Criticism is an integral part of academic success. No one likes to hear negative criticism about their work; however, negative feedback is an excellent way to learn new skills and to help you demonstrate your ability to learn. Implementing feedback suggestions in future work shows that you are open to new concepts and ideas and willing to work hard to reach expectations. Unfortunately, many students react to criticism as if the feedback were a personal attack. Recognizing that criticism and critique are about YOUR WORK and not about you, helps students develop a good attitude about receiving critiques.
Students need to understand and accept the purpose and goal of feedback. The purpose is to instruct students on skills and concepts that need improvement. The goal is for students to study and learn the new concepts or new skills, and then implement this new learning in future work in the class. Read the feedback with an open mind, set it aside for a few hours, then review the comments and suggestions again.
Here are some helpful strategies for getting the most value from your instructor’s critique of your work:
Classes on campus are scheduled at the same time daily or weekly. Students go to class and then work on additional class activities and assignments outside of class. Online classes are different because there is no class attendance scheduled each week. Although some classes do have an hour each week of virtual class time where everyone meets online together, this is usually optional and if schedules don’t work out, then students can review the archives for class meetings at a later time. Even though attendance at a specific time and place are not required, online students still need to have a schedule for completing the class activities and assignments. Not having a schedule can lead to procrastination and late assignments.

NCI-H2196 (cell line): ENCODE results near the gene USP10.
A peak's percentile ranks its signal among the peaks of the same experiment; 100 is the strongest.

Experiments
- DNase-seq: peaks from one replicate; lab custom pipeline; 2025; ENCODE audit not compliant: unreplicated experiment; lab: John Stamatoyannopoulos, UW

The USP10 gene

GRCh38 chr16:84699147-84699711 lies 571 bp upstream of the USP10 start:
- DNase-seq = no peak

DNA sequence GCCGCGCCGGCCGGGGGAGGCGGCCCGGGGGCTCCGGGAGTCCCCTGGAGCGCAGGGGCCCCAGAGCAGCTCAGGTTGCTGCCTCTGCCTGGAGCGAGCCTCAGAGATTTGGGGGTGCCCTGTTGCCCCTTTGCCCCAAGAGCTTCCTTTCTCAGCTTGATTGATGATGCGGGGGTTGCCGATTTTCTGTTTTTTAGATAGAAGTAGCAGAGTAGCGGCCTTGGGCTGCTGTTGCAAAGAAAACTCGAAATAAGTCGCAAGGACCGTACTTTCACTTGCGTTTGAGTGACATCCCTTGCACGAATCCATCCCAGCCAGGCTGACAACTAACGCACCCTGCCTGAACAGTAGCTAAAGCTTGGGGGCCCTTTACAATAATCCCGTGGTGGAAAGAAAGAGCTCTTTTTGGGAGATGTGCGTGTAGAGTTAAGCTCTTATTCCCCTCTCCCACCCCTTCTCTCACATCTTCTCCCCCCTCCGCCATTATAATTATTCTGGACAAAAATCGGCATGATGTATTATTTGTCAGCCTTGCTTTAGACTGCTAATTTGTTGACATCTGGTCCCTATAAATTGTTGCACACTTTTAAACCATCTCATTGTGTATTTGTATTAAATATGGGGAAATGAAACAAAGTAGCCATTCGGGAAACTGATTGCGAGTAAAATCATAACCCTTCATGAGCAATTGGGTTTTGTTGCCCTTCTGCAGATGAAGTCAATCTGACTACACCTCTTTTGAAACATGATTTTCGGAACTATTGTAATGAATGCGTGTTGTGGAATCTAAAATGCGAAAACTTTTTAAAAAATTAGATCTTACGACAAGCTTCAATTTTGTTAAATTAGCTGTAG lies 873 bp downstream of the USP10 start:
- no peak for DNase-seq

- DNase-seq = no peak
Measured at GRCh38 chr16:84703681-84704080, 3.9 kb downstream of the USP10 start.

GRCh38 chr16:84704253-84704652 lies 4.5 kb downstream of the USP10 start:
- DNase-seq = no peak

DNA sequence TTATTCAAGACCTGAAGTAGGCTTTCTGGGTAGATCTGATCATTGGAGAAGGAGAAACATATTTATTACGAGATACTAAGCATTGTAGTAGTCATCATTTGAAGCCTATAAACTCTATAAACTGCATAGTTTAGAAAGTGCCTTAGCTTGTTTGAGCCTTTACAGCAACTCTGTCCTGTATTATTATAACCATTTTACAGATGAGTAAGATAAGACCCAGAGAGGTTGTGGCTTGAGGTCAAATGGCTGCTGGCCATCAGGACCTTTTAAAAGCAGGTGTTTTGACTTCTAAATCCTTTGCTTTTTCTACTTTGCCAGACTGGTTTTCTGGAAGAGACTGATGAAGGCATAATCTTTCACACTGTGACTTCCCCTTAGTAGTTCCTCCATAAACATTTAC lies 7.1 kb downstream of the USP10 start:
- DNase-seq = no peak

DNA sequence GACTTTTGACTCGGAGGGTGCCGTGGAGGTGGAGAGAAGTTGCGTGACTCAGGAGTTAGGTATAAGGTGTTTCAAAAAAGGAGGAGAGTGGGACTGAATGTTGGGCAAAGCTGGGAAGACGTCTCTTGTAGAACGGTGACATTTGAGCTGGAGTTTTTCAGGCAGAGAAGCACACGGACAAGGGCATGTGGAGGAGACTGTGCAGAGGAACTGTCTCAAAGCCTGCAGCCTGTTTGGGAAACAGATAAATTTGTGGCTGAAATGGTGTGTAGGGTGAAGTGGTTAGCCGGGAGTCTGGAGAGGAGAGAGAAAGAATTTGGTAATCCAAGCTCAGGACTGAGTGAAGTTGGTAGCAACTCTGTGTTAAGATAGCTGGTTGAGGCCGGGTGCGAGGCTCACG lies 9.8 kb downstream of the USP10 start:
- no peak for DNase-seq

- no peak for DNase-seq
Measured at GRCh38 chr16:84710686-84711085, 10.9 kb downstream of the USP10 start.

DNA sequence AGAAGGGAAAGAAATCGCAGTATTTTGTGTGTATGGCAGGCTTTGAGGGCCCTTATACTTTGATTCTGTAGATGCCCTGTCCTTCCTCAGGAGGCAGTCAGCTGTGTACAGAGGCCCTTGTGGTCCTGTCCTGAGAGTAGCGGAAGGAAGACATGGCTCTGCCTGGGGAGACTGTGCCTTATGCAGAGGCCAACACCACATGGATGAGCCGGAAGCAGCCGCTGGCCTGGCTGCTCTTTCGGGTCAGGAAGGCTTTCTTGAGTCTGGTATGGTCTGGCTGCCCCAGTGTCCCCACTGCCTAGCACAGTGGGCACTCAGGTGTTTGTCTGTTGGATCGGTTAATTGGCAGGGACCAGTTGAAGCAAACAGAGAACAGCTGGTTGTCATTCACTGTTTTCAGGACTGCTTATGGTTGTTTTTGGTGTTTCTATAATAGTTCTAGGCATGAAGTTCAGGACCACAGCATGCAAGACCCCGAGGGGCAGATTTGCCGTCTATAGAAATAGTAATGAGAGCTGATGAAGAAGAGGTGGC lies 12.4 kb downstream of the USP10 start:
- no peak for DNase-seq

Routine and repetition increase successful learning. Students who put off academic work until the weekend, and then complete everything in one or two days, are not as successful as those students who work on class activities and assignments every day of the week. These class activities and assignments include participating in discussions, writing essays, taking quizzes, reading, and taking notes on weekly learning resources.
Once you have registered for an online class, what’s the next step? When can you access the class, read the syllabus, and order the textbook? All of this information should be available when you register for class. Most schools open online courses several days before the official start date of the term. This gives students extra time to check technical requirements and make any contacts that are necessary (academic advising, disability services, tech support, bookstore, etc.) before class begins.
Waiting until the first day, or perhaps a day or two after that, to log in to your class can potentially delay your ability to complete the first week’s work on time and that is not a good way to start out a course. Aside from being late, there is also the risk of making a poor first impression with the instructor and your classmates.
Here are five steps to a stress-free and successful class start that ensures a good first impression and timely completion of the first week’s work.